Certain subjects—the Holocaust, AIDS, the death of small children—still seem to be considered off-limits as comic fodder, but apart from that, just about anything goes. As was evident throughout the O.J. Simpson trial, this sublimation of unspeakable tragedy into a national yuckfest seems to have a therapeutic effect on the public. And now The Tonight Show's Dancing Itos have been replaced by Dancing Unabombers. Perhaps such bits are a subconscious way of defanging terrifying figures, making them seem pathetic or, worse, uncool. Or maybe some folks just need ratings.
Since bad-taste humor on TV is here to stay, the only question is: Is there anyone who, on the subject of the Unabomber, has consistently risen above the sophomoric—whose jokes have something more than shock value? The answer is David Letterman. Having generally steered clear of O.J. cracks, while Jay Leno worked the trial relentlessly for a larger audience share, Letterman is now thriving off the Unabomber. Though Leno, Conan O'Brien and Bill Maher of Politically Incorrect have all launched a number of inspired barbs at the eminently vulnerable Ted Kaczynski, Letterman's monologues have outclassed them all.
One night, Letterman reported that Kato Kaelin had called the Unabomber to see if he could camp out in his cabin for a couple of months. Another night, he asked why it is that the Postal Service always manages to lose Christmas packages to Mom but never fails to deliver explosive devices from mad bombers. But the best joke of all was when Letterman mentioned Gov. Pete Wilson's efforts to try the alleged Unabomber in California.
"You have a high-profile murder case, plenty of evidence," Letterman said. "Let me tell you something, ladies and gentlemen: You try this case in California, and in six months the Unabomber is playing golf with O.J." Touché.
ABC (Sun., May 12, 9 p.m. ET)
When Walter Brennan, Andy Devine and Dub Taylor passed from the scene, it seemed that the Golden Age of the Old Coot was over. What a pleasant surprise that Keith Carradine and Harry Dean Stanton have stepped in to scoop up the fallen torch. Wily as rattlesnakes, these crusty old varmints are the highlights of this absorbing adaptation of Larry McMurtry's novel. Sagebrush mentors to a passel of callow youths on a doomed foray into Comanche territory, the feisty codgers are full of tall tales and handy tips, such as how to commit suicide in a jiffy when the torture-minded enemy is closing in. The saga does go a bit off the rails at the end when a leprous English opera singer pops in and scares the puzzled warlord Buffalo Hump into early retirement, but generally this miniseries (concluding Monday at 8 p.m. ET) more than holds its own.
NBC (Mon., May 13, 9 p.m. ET)
Furious at Dad's strict curfew policy, Melissa Joan Hart tricks a juvenile delinquent (Jeremy Jordan) into gunning down both Mom (Homicide's Isabella Hofmann) and Dad (Homicide's Daniel Baldwin). Then the psychopathic Valley Girl dumps the killer for a hunk named—you guessed it—Brad. Deep-sixing the perky image from her Clarissa Explains It All days, Hart sort of looks, and sort of acts, like Alicia Silverstone in this TV movie, best thought of as a patricidal Clueless. Alas, Hart does not yet have her dramatic chops down and is overshadowed by the rest of the cast, particularly Jordan, who is convincing as her dimwitted coconspirator.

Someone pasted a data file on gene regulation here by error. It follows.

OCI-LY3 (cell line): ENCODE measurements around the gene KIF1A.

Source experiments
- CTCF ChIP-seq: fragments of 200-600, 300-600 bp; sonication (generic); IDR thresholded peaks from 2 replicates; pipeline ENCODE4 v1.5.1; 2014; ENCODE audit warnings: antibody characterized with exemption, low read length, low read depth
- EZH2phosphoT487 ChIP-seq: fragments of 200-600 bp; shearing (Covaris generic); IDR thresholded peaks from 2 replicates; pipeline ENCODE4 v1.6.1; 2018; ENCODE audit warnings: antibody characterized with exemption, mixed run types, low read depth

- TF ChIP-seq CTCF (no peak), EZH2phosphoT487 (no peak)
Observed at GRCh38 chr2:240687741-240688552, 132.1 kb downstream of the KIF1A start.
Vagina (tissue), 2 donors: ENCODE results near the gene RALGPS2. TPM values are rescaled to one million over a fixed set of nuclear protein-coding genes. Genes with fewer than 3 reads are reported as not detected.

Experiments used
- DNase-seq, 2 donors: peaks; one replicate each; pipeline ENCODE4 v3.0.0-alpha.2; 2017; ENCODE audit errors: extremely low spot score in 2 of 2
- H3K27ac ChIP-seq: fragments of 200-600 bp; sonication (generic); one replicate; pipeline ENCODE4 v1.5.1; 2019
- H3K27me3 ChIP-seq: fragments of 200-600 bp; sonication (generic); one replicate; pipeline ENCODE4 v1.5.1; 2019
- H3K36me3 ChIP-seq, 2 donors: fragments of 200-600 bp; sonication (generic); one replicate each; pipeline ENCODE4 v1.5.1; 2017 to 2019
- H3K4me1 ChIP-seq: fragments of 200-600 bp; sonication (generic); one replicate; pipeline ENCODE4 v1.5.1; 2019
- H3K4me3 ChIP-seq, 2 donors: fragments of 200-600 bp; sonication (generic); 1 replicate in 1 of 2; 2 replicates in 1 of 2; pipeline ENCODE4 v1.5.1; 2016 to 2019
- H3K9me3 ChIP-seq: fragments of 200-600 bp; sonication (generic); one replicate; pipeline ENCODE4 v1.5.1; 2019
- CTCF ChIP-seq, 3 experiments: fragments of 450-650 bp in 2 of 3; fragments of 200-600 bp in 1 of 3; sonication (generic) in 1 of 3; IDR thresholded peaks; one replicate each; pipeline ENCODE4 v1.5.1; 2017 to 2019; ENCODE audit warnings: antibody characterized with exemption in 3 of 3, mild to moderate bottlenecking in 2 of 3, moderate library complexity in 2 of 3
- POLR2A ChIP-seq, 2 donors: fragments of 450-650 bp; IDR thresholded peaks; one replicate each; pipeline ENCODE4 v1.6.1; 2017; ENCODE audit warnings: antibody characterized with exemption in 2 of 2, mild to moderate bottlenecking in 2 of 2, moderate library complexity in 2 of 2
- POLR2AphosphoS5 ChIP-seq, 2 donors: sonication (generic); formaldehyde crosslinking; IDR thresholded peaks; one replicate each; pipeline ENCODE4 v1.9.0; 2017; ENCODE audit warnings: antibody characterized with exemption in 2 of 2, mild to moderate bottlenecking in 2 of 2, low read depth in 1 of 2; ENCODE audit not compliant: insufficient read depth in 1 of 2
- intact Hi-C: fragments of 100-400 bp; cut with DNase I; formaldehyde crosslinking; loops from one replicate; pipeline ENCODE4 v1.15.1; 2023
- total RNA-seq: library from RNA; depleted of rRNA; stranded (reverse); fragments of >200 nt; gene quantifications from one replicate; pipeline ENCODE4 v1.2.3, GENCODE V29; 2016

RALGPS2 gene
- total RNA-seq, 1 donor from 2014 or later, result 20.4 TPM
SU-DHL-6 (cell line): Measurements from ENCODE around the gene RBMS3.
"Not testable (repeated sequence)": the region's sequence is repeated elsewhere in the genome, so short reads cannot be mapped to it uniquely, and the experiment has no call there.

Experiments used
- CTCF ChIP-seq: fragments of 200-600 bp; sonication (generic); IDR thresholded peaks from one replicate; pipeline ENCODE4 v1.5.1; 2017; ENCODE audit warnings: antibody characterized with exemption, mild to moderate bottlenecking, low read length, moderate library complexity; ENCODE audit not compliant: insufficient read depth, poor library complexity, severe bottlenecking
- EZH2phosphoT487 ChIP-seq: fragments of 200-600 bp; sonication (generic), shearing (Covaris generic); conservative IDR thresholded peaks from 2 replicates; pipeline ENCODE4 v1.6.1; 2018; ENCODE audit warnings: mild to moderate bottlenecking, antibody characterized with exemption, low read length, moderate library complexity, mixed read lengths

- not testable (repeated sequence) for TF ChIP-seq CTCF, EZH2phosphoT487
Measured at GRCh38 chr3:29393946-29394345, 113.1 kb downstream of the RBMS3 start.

NBC (Wed., May 15, 8 p.m. ET)
Nineteen times out of 20, a polar bear fails to catch the seal it's stalking. But when it succeeds, look out. The visuals are breathtaking in this National Geographic special about the struggle for survival in the far North, but, as is usually the case with Mother Nature, not for the squeamish.
WORKING HIS WAY THROUGH COLLEGE
THE WONDER YEARS ARE OVER. Fred Savage, who, as prepubescent Kevin Arnold, agonized over his first kiss on the critically acclaimed ABC series (1988-93) about growing up in the '60s, is now 19, a sophomore at Stanford University and the star of No One Would Tell, a chilling NBC movie (Mon., May 6 at 9 p.m. ET). "To show people another dimension of myself," Savage says, he took off two weeks last January to take on the part of a volatile high school jock who physically abuses his girlfriend (Growing Pains alumna Candace Cameron).
Shedding his cute-kid image may be Savage's choice now, but it wasn't back in March 1993, when a former Wonder Years wardrobe assistant filed a sexual-harassment suit against him and Jason Hervey, who played Kevin's big brother Wayne. The suit was dropped nine months later. "It's over and done with, not even worth talking about," says Savage.
At Stanford, the part-time actor is a BMOC in the making. A double major in English and Communications, he is social chair of his fraternity, Sigma Alpha Epsilon. "I plan all the parties," he says, noting that he's not looking for a steady relationship. "I date girls," Savage told PEOPLE, "but it's not a driving force in my life right now."
Family matters more. Savage chose Stanford's Palo Alto campus over Ivy League schools back East to remain closer to his parents—Lew, a real estate executive, and Joanne, a home-maker—who live in Los Angeles with his brother Ben, 15, a star of ABC's Boy Meets World, and sister Kayla, 17, an L.A. stage actress.
After he earns his B.A., Savage plans to keep acting—and try his hand at directing too. "My goal by graduation," he says, "is to have written a 15-or 20-minute short and then shoot that. Just a short," he emphasizes. "To see if I'm any good at it."
- F.X. Feeney.
AMERICANS HAVE ALWAYS BEEN OF TWO minds about jokes in poor taste. On the one hand, we profess to be horrified by the exploits of Ted Bundy and Jeffrey Dahmer; on the other hand, we are neither surprised nor outraged when our coworkers, bartenders and talk show hosts transform hideous crimes into rich comic material.